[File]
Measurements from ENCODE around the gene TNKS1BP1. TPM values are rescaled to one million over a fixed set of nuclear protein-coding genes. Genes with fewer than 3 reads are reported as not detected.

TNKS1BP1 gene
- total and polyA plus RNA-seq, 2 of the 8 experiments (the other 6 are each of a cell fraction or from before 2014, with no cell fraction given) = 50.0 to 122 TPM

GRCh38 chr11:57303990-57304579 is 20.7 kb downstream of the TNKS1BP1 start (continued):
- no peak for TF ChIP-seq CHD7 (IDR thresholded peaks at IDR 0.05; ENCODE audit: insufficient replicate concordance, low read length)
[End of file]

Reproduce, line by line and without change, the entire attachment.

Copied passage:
Measurements from ENCODE around the gene TNKS1BP1. TPM values are rescaled to one million over a fixed set of nuclear protein-coding genes. Genes with fewer than 3 reads are reported as not detected.

TNKS1BP1 gene
- total and polyA plus RNA-seq, 2 of the 8 experiments (the other 6 are each of a cell fraction or from before 2014, with no cell fraction given) = 50.0 to 122 TPM

GRCh38 chr11:57303990-57304579 is 20.7 kb downstream of the TNKS1BP1 start (continued):
- no peak for TF ChIP-seq CHD7 (IDR thresholded peaks at IDR 0.05; ENCODE audit: insufficient replicate concordance, low read length)